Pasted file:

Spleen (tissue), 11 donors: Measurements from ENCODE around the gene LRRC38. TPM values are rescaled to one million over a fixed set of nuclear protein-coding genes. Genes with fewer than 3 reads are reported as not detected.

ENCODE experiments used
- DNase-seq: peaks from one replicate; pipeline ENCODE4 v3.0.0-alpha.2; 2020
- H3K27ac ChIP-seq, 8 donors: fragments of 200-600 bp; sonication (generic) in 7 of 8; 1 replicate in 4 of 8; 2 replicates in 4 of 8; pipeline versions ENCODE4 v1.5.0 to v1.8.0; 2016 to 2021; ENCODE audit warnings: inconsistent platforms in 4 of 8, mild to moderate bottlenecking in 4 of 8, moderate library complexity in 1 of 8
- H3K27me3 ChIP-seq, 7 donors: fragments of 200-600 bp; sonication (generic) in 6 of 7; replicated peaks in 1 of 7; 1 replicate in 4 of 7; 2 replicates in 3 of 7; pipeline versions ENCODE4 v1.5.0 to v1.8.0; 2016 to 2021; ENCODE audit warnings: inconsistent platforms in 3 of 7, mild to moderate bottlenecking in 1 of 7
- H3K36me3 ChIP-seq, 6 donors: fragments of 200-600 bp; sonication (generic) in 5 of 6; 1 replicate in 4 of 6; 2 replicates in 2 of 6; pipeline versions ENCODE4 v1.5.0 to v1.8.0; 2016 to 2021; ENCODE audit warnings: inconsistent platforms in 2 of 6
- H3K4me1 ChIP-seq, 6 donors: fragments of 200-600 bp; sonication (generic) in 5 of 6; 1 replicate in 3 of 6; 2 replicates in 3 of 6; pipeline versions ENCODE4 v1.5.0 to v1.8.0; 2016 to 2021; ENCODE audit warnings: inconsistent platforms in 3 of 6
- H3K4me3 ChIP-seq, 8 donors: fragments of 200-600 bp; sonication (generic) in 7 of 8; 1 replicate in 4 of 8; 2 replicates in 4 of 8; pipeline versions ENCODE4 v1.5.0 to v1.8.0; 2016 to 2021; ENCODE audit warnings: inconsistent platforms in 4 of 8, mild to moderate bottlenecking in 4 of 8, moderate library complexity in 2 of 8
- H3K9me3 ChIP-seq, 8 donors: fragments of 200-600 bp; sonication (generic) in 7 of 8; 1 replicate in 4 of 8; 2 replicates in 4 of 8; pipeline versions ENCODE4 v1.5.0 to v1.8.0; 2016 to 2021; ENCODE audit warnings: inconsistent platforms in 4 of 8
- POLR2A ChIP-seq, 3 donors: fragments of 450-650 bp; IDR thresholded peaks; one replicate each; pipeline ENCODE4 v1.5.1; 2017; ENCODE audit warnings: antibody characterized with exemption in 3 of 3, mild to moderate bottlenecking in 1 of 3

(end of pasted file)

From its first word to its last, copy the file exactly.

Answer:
Spleen (tissue), 11 donors: Measurements from ENCODE around the gene LRRC38. TPM values are rescaled to one million over a fixed set of nuclear protein-coding genes. Genes with fewer than 3 reads are reported as not detected.

ENCODE experiments used
- DNase-seq: peaks from one replicate; pipeline ENCODE4 v3.0.0-alpha.2; 2020
- H3K27ac ChIP-seq, 8 donors: fragments of 200-600 bp; sonication (generic) in 7 of 8; 1 replicate in 4 of 8; 2 replicates in 4 of 8; pipeline versions ENCODE4 v1.5.0 to v1.8.0; 2016 to 2021; ENCODE audit warnings: inconsistent platforms in 4 of 8, mild to moderate bottlenecking in 4 of 8, moderate library complexity in 1 of 8
- H3K27me3 ChIP-seq, 7 donors: fragments of 200-600 bp; sonication (generic) in 6 of 7; replicated peaks in 1 of 7; 1 replicate in 4 of 7; 2 replicates in 3 of 7; pipeline versions ENCODE4 v1.5.0 to v1.8.0; 2016 to 2021; ENCODE audit warnings: inconsistent platforms in 3 of 7, mild to moderate bottlenecking in 1 of 7
- H3K36me3 ChIP-seq, 6 donors: fragments of 200-600 bp; sonication (generic) in 5 of 6; 1 replicate in 4 of 6; 2 replicates in 2 of 6; pipeline versions ENCODE4 v1.5.0 to v1.8.0; 2016 to 2021; ENCODE audit warnings: inconsistent platforms in 2 of 6
- H3K4me1 ChIP-seq, 6 donors: fragments of 200-600 bp; sonication (generic) in 5 of 6; 1 replicate in 3 of 6; 2 replicates in 3 of 6; pipeline versions ENCODE4 v1.5.0 to v1.8.0; 2016 to 2021; ENCODE audit warnings: inconsistent platforms in 3 of 6
- H3K4me3 ChIP-seq, 8 donors: fragments of 200-600 bp; sonication (generic) in 7 of 8; 1 replicate in 4 of 8; 2 replicates in 4 of 8; pipeline versions ENCODE4 v1.5.0 to v1.8.0; 2016 to 2021; ENCODE audit warnings: inconsistent platforms in 4 of 8, mild to moderate bottlenecking in 4 of 8, moderate library complexity in 2 of 8
- H3K9me3 ChIP-seq, 8 donors: fragments of 200-600 bp; sonication (generic) in 7 of 8; 1 replicate in 4 of 8; 2 replicates in 4 of 8; pipeline versions ENCODE4 v1.5.0 to v1.8.0; 2016 to 2021; ENCODE audit warnings: inconsistent platforms in 4 of 8
- POLR2A ChIP-seq, 3 donors: fragments of 450-650 bp; IDR thresholded peaks; one replicate each; pipeline ENCODE4 v1.5.1; 2017; ENCODE audit warnings: antibody characterized with exemption in 3 of 3, mild to moderate bottlenecking in 1 of 3